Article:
Designing and Implementing a Significant Findings Charting System in the Pediatric Emergency Department

2.50
Hdl Handle:
http://hdl.handle.net/10755/162796
Type:
Presentation
Title:
Designing and Implementing a Significant Findings Charting System in the Pediatric Emergency Department
Abstract:
Designing and Implementing a Significant Findings Charting System in the Pediatric Emergency Department
Conference Sponsor:Emergency Nurses Association
Conference Year:1997
Author:Barnardo, Lisa M., RN, PhD, CEN
Contact Address:, USA
Co-Authors:Marion Davis, RN; Linda Gray, RN; and Dorcas Howley, RN
Clinical Topic: The charting by exception (or significant findings charting [SFC]) system requires nurses to document only those pertinent clinical data that have changed from the previous assessment. This system decreases the time required for documentation and enhances the quality of the documented data. We designed the SFC system for our Emergency Department (ED), and conducted a trial testing of the system's use and conducted quality improvement on the system to ensure its proper usage.

Process of Implementation: The SFC system is composed of a documentation form and guidelines. We designed the Emergency Nursing Flow Sheet to document nursing care for non-trauma patients. Emergency nurses critiqued and tested the Flow Sheet with patient scenarios; revisions were made, and the Flow Sheet approved. We developed SFC system guidelines based on our Emergency Nursing Patient Care Standards to delineate the normal and abnormal criteria for each assessment parameter. The guidelines also outlined how and when the Flow Sheet is used, who documents on the Flow Sheet, and the frequency of documentation during patient care.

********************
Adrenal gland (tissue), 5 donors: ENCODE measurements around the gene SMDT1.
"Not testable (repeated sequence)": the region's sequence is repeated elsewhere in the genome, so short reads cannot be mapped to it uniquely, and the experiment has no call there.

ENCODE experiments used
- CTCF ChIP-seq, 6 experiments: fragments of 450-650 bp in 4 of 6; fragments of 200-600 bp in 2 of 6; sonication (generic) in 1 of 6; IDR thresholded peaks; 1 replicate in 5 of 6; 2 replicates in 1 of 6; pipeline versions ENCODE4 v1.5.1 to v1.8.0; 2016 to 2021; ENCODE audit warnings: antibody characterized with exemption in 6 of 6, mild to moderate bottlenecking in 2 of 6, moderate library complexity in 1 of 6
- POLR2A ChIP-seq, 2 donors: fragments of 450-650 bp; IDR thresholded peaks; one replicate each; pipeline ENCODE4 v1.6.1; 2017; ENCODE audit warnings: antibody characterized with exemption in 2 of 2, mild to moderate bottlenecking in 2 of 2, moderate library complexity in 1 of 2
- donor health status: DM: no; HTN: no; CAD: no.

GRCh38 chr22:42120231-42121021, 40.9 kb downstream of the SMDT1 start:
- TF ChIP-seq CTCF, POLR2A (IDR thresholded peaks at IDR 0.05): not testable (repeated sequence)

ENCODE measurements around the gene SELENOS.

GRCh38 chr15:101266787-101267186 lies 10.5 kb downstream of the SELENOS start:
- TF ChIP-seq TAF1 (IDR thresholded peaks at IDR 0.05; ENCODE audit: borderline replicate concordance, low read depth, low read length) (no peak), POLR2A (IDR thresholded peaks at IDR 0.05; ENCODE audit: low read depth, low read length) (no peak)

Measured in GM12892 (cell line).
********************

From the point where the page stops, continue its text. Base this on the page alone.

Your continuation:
Outcomes: The entire process of developing, testing and approving the SFC system required approximately 6 months' time. Following a two week SFC system orientation for the emergency staff, the SFC system was implemented.

Recommendations for Clinical Practice: Our documentation became easier and quicker with the SFC system. Thorough patient assessments are completed, and changes in the patientÆs condition are defined clearly. There has been substantial decrease in documentation time and redundancy.

Our quality improvement audits are conducted quickly because of the simplicity of this system's charting. We are finding a completeness in our documentation that was lacking with our former narrative documentation system. The SFC system has been a successful venture in our ED. Emergency nurses should consider implementing a SFC system for their patient care. [Clinical Poster Presentation]
Repository Posting Date:
27-Oct-2011
Date of Publication:
17-Oct-2011
Sponsors:
Emergency Nurses Association

Full metadata record

DC FieldValue Language
dc.typePresentationen_GB
dc.titleDesigning and Implementing a Significant Findings Charting System in the Pediatric Emergency Departmenten_GB
dc.identifier.urihttp://hdl.handle.net/10755/162796-